The Technology Manager for the History Department at Princeton University, Carla Zimowsk has provided technical support for the department for 10 years. Not trained as a historian or a GIS expert, she draws upon graduate work in organizational communications and knowledge management. As a result, during the past decade, she has come to understand the needs of those she supports.
“The faculty all have stuff,” she began at the March 24 Lunch ‘n Learn seminar, “and it tells a story when pulled together.” In a trip to the Visualization Centre at the University of Birmingham several years ago, she suddenly realized the importance of visualizing data.
On her return, she began to assist a steadily growing number of history faculty who are also excited about the use of such tools. In a Lunch ‘n Learn presentation on March 5, 2008, Professor John Haldon discussed the Avkat Project, a study of small fortress town near Armenia between the 5^th and 11^th centuries. Avkat uses the technology to assemble images, tax records, and even to predict where to dig. The result is a multi-disciplinary approach to a complete material culture and landscape evolution sequence from the Neolithic period through the modern day. Haldon has been able to calculate population densities primary dietary requirements, and estimate land uses.
In another Lunch ‘n Learn presentation on March 26, 2008, Professor Emmanuel Kreike showed how he was able to place fly-over maps from the 1940s with present-day satellite imagery to draw conclusions about deforestation and settlement over time in Namibia. His GIS databases also contain modern features, from roads and fences through buildings and wells, tax records, photographs, and even interviews with local inhabitants.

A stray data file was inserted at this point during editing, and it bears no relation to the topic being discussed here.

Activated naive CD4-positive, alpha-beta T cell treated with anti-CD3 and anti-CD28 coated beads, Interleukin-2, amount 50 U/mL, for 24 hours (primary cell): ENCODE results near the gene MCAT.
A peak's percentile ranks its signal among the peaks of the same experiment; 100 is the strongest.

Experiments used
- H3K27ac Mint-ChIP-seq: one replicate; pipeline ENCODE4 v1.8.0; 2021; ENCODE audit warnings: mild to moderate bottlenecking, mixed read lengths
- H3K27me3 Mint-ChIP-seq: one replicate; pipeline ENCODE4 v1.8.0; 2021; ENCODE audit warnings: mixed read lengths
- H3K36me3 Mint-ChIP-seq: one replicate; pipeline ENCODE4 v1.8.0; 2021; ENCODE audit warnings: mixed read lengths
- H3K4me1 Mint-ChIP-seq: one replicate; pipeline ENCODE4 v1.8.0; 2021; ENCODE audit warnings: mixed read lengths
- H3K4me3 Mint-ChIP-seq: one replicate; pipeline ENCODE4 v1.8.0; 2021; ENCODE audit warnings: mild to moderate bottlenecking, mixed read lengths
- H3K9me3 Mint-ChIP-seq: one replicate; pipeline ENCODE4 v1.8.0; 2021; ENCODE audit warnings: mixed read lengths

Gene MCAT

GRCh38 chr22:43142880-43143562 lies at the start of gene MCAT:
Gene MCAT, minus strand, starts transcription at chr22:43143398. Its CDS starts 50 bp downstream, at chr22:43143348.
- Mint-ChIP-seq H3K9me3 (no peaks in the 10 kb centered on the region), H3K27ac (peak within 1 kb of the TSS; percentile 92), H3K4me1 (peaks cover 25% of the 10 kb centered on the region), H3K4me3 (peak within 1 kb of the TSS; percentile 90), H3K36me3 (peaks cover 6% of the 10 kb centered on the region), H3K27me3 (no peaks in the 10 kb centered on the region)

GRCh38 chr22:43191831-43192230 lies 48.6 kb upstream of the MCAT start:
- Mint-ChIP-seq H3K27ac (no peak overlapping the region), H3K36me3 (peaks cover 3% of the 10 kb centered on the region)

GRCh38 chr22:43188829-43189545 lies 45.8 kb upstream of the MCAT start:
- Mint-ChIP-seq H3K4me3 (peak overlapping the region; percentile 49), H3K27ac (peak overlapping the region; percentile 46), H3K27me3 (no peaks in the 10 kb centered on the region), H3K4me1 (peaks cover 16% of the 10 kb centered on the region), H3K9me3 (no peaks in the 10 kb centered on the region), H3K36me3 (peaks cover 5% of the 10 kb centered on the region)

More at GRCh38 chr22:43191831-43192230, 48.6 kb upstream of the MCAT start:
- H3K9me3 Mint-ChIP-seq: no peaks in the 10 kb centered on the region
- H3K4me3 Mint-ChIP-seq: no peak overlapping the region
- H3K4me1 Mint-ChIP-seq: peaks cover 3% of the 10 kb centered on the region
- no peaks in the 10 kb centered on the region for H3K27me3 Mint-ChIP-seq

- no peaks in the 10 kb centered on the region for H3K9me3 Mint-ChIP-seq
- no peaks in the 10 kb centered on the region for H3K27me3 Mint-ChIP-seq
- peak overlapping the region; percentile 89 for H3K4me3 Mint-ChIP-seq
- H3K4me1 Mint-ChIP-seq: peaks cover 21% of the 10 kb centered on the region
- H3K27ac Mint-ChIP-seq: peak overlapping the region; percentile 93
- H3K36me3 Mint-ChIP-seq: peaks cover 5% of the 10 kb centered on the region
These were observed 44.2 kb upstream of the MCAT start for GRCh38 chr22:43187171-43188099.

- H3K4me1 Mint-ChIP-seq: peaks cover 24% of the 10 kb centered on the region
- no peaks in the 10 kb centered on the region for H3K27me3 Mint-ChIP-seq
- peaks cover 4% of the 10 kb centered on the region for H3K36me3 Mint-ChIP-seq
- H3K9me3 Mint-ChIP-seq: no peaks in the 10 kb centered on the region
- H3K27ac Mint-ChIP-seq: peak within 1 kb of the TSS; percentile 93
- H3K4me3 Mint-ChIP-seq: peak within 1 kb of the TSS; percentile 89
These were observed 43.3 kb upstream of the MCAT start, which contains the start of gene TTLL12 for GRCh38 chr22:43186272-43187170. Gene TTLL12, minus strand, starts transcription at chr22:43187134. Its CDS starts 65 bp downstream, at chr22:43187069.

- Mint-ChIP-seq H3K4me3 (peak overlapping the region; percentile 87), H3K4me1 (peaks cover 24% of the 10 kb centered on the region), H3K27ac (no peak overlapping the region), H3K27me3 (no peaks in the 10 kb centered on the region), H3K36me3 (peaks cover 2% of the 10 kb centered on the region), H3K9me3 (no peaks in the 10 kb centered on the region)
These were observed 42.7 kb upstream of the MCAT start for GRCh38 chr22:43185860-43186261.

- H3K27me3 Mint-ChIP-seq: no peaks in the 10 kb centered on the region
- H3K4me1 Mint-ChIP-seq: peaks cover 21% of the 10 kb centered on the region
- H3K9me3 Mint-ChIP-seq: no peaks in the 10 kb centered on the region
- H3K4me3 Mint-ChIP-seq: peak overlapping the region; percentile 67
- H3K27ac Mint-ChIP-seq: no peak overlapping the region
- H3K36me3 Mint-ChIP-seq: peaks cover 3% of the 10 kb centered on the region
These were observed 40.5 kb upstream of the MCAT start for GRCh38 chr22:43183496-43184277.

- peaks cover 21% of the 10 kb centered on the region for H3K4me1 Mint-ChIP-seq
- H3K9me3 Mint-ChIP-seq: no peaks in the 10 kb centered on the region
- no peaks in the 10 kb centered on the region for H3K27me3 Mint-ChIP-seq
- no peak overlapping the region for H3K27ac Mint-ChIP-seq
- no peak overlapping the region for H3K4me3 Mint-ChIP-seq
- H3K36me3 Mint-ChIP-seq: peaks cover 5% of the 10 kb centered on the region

Modern Geographical Information Systems reveal relationships, patterns, and trends, not only about physical features, but economic and social phenomena. History Professor Rob Karl is using GIS to search for useful correlations in the international history of political violence. He has charted the distribution of major bandit groups and community action boards as well as changes in political affiliation in Columbia.
Professor Yair Mintzler is studying the defortification of German cities in the 18th and 19th centuries. Charting such events permits scholars to observe key trends. Mintzler plans another interesting use of information technology, the online replication of a German prison.
“What do historians do with computers other than use them as glorified typewriters?” This was the question that Zimowsk most often got from colleagues when she first started providing technical support in the history department in 1999. Ten years later, the question hasn’t changed much as some might now ask, “What do historians do with computers other than create PowerPoint shows for class?”
Both questions assume that historians only concern themselves with archival collection and recollection of dates, events, places, or people. By working with and observing these historians, she has learned that while they are interested in these individual facts, they are also interested in making connections and inferences from among them and in that, finding patterns, making comparisons, or trying to visualize and experience what cannot be seen, touched, or witnessed first-hand.
Speaker Bio: Before working in the University’s History Department, Carla worked for the Art Museum for seven years, and before that Graduate Admissions. Carla has degrees from Blackburn College in Music and a Masters in Communication and Information from Rutgers.